Kevin Beasley


Kevin Beasley’s second exhibition at Casey Kaplan, “Sport/Utility,” models a psychic landscape of black masculinity that spans domestic life and outdoor athleticism, upward mobility and stagnant decay. The first work you encounter, Untitled (petrified), is a lumpy column that juts from the wall, made of two football helmets caked with greenish brown resin and foam. A similarly tarnished bag of golf clubs stands nearby. A long gallery, evoking a driveway or a street, contains the show’s titular sculpture, a crushed 2008 Cadillac Escalade; the black glass border of the back windows has become a glittering obsidian mosaic. The rear gallery is a phantom living room that mingles attributes of fathers and sons: neckties float limply in wall sculptures, and a resin-crusted pair of Adidas Yeezy sneakers sits sadly on an infant’s booster seat. Three panels of the ridged foam used to insulate sound installations are covered with NBA jerseys. Air Conditioner (Tempo), 2017, sits in an opening cut through the gallery’s central wall, uniting two spaces: the control panel faces the back room and its suburban effects, while the exhaust overlooks the athletic equipment in the gallery’s front. The piece circulates the noise of blowing air and audio snippets from the evening news about sports and political protest. The porous passage of sound evokes an inner life troubled by social realities, a public self-presentation haunted by personal trauma. —Brian Droitcour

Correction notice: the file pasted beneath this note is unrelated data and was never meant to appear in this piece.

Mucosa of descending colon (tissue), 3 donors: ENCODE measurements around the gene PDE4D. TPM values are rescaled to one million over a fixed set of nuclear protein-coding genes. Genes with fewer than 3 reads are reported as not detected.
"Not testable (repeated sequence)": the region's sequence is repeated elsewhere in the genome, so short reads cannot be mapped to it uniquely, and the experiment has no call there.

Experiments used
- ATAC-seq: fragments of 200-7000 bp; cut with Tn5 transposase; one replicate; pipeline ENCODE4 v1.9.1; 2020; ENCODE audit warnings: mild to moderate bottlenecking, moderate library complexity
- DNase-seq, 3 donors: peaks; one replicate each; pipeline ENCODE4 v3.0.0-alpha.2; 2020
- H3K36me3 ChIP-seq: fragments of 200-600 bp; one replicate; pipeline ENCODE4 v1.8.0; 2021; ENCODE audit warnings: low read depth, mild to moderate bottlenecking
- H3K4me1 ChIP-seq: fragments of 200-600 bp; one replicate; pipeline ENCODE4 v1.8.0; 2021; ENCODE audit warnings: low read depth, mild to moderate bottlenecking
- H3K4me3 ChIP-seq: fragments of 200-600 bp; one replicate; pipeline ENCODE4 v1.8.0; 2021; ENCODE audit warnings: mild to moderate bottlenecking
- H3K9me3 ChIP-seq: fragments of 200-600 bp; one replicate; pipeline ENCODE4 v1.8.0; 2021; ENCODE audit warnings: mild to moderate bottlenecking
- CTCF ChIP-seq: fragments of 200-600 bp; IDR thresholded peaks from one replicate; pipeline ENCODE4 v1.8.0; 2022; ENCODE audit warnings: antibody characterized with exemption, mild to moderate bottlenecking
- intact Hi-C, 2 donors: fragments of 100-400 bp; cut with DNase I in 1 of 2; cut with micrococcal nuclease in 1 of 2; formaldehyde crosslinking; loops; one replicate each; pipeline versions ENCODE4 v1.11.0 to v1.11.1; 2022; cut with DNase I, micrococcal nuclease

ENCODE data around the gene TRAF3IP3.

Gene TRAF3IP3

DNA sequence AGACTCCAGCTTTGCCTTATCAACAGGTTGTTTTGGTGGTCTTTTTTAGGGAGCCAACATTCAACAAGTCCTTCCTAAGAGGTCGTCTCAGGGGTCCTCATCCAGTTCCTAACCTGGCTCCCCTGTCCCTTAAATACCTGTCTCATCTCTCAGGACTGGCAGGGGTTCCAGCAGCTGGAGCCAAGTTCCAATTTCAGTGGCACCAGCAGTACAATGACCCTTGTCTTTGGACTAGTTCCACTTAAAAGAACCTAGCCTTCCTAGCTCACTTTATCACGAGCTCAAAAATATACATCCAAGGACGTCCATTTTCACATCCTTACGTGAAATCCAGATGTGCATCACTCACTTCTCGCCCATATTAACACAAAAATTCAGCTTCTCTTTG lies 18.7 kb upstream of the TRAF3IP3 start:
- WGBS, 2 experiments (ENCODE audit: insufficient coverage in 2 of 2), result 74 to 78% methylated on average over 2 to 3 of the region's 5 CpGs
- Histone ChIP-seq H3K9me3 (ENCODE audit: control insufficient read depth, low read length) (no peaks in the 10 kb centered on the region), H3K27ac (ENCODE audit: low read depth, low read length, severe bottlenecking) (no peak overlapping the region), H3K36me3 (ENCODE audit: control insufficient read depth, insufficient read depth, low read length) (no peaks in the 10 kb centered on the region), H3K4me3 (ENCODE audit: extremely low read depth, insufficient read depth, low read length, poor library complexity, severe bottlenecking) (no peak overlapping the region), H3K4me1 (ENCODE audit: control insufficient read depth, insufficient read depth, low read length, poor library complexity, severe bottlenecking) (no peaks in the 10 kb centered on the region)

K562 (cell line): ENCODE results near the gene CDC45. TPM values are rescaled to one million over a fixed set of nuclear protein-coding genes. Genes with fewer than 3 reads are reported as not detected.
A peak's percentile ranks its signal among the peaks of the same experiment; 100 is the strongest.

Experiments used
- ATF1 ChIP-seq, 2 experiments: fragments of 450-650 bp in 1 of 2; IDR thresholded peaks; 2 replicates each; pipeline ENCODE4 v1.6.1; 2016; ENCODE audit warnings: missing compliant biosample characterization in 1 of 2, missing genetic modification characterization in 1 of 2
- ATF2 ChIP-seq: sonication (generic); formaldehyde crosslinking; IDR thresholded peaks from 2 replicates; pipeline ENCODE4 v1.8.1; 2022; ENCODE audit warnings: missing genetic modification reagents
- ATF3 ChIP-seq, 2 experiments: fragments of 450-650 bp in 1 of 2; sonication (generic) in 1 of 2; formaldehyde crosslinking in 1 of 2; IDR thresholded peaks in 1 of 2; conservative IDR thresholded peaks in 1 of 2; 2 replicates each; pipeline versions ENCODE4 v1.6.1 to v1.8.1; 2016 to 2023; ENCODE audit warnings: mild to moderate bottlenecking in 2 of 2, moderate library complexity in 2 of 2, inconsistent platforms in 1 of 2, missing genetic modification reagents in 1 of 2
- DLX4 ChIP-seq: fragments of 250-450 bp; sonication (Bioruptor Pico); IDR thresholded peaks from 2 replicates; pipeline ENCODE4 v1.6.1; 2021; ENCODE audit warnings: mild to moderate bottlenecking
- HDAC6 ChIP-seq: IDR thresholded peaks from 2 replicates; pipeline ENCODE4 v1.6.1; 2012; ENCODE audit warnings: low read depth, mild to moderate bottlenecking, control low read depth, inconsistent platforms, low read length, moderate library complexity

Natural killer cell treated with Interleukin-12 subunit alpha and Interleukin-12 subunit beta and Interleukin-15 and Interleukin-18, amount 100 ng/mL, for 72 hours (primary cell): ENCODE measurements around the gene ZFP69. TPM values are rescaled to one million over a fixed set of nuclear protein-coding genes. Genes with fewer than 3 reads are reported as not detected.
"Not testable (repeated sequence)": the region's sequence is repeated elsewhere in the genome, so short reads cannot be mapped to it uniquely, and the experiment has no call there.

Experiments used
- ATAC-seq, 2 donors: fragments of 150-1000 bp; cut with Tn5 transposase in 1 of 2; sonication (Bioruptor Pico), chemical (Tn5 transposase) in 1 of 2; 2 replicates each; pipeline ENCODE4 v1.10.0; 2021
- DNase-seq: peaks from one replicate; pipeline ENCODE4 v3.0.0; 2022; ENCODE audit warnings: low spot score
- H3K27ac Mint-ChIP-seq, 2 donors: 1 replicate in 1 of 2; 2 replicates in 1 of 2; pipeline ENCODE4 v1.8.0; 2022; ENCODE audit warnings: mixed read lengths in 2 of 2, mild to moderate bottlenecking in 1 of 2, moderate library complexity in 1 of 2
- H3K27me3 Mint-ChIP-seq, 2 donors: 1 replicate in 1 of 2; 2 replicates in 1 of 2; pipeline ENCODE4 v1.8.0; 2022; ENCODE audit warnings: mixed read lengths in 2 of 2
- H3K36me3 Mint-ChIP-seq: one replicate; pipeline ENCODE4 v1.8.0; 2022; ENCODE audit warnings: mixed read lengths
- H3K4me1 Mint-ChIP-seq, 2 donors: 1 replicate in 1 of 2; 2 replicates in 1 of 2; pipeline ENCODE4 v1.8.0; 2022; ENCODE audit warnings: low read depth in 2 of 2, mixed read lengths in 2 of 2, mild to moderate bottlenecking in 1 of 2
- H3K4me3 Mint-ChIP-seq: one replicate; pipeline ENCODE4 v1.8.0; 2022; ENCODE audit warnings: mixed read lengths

Pictured: Kevin Beasley: Sport/Utility, 2017, stripped and crushed 2008 Cadillac Escalade ESV, 65½ by 93 by 203 inches. Courtesy Casey Kaplan, New York. Photo Jean Vong.